Why Sealant Joints Fail


THOUGH A SMALL PART OF A BUILDING'S EXTERIOR,
SEALANTS PERFORM A VERY LARGE FUNCTION.


By
Karen Warseck,  AIA


Joints sealed with an elastomeric sealant usually fail from a combination of factors that can be summed up in six words - a lack of attention to detail. Too often, since the sealants are a small percentage of the work, they are perfunctorily specified, easily substituted, and haphazardly applied. Yet successful joints require meticulous design, precise sealant selection, and painstaking application.

The most common reason for sealant failure is too few or incorrectly sized joints. In order to preserve the esthetics of a building facade, joints may be undersized or, to limit the number of joints, made huge, following the ill-conceived rationale that "if you use bigger joints, you need less of them."

Many architects, if they size joints at all, only consider movement due to thermal expansion and contraction. However, a number of other factors influence correct sizing and placement. Any change of plane or materials requires a joint. Wind loading affects joint placement not only for structural glazing applications but also for parapet walls. Moisture-related movement of materials also plays a part-concrete shrinks as it dries, brick grows as it absorbs water, and wood alternately shrinks and swells. Differential thermal movement between different but adjacent materials must also be accommodated with joints.

If the joints are detailed too far apart, or are made too small, the building simply creates its own. Most often the new joints appear as cracking in the exterior walls, but incorrectly sized or located joints also manifest themselves by causing bending or bowing out of the walls, crushing at the joints, or shearing of the curtain-wall fasteners or masonry ties.

Joint sizing does not allow much of a margin of error. If the joints are too narrow (less than 1/4 of an inch), the expansion of the substrate can cause the joints to close too much and extrude the sealant. When the building later contracts, the extruded sealant is no longer in the joint and leaks result. If a joint is too wide (more than one or two inches, depending on the sealant), the sealant may sag out of it. In addition, a wide joint requires a deep sealant bead to avoid cohesive failure, and, the deeper the bead, the less able the sealant is to stretch. (This phenomenon can be illustrated by rubber bands. If you have two bands of equal length, the thicker one will not stretch as easily or as far as the thinner.) The forces attempting to stretch the thick bead may then cause undue stress at the bond line and rip the sealant from the substrate (Figure 1). To prevent this action, the joint should be designed so that the depth of the sealant is 1/2 the joint width and never more than 1:1 at mean temperature nor deeper than half an inch (Figure 2).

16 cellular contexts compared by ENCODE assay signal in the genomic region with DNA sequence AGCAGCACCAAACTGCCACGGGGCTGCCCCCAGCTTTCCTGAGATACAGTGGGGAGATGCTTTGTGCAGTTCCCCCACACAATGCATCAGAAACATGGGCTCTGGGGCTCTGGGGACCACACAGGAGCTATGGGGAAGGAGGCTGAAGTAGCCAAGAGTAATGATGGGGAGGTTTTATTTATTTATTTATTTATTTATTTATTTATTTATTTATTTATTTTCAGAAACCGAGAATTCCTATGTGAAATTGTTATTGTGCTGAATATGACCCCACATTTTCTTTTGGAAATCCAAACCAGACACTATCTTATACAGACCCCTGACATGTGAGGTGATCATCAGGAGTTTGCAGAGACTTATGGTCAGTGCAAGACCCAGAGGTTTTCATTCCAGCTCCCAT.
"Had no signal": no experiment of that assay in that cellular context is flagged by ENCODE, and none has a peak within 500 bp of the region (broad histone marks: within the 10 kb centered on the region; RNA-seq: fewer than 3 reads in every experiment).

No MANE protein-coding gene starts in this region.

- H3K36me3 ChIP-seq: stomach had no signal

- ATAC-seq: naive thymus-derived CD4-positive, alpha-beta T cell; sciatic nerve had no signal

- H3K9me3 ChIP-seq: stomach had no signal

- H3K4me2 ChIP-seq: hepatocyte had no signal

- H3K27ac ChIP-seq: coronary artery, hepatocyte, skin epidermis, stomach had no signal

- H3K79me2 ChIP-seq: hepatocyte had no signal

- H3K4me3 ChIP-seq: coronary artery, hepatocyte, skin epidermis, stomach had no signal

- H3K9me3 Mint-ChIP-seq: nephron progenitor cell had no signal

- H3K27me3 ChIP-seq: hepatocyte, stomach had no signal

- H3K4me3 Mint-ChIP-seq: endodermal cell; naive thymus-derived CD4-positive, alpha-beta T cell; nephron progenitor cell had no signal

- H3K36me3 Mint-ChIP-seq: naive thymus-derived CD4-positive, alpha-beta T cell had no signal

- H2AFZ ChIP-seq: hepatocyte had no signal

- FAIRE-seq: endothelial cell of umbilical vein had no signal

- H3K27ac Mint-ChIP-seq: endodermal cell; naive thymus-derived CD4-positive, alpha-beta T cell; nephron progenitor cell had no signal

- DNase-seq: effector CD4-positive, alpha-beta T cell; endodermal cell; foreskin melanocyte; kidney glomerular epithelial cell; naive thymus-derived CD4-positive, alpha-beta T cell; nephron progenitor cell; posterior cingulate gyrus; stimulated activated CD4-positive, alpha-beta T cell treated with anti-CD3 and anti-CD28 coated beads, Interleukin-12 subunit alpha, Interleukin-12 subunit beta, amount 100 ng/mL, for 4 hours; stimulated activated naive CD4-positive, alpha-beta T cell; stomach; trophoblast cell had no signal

Sealant and adhesion stresses

Figure one shows stresses in sealant and adhesion stresses for deep and shallow beads
after 50 percent movement. In figure two, optimum joint depth is half the sealant's width.



Optimum joint depths


Selecting the right sealant

When the joint is properly sized and located, the most common cause of failure is that the sealant chosen lacks sufficient movement capacity for its intended use. Part of the problem lies in the manufacturers' imprecise descriptions of their products. The terms "elongation," "modulus," and "performance" are used interchangeably, to the confusion of anyone attempting to evaluate the differences and similarities of the multitude of sealant products and formulations available.

Setting clear definitions of terms is the first step to selection of the proper sealant. Elongation defines the length to which the sealant can stretch, expressed as a percentage of its original size. Modulus defines the tensile strength of a sealant at a given amount of elongation. At 150 percent elongation, high modulus is defined as 100 to 150 psi, medium modulus as 80 to 100 psi, and low modulus as 20 to 40 psi. The modulus has a direct effect on the elongation capacity, since the lower the tensile strength, the easier the sealant may stretch. High-modulus sealants are recommended for uses where high strength is required and little movement is expected. A perfect use for a high-modulus sealant is in structural glazing, where the strength of the adhesive is the highest priority. Low-modulus sealants are used where movement capability is the overriding concern. Low-modulus sealants tend to be easily torn or punctured. An example where low-modulus sealants are suggested is for weather seals on metal curtain-wall buildings, where both high thermal and high wind movement capacity are required.

Performance relates to the amount of expected joint movement and the capacity of the sealant to elongate and recover. Low performance sealants will not work in joints that experience movement greater than 5 percent of the joint width. Medium performance means that the sealant will work in joints that move up to 12.5 percent of the joint width. High performance will take movement in joints greater than 12.5 percent.

Recovery characteristics are also important to proper sealant selection. Some sealants stretch, but once subjected to tensile forces, do not easily return to their original shape, a phenomenon known as stress relaxation (Figure 3). Other sealants experience compression set, meaning they will remain bulged out after being compressed and do not easily stretch out again (Figure 4). In both cases, the sealant has developed a "memory," which eventually will cause failure. A stress-relaxed sealant will assume a distorted shape when the joint closes. When the joint reopens, the sealant will not stretch as it should from its distorted shape and will therefore fail. A sealant with a compression set will rip from the substrate under the tensile stress developed as the joint opens.

Stress Relaxation


Stress relaxation causes the sealant under tensile stresses to lose its original shape, shown in figure three. In figure four, compression set means the sealant bulges out of shape after being subjected to compression.


Compression Set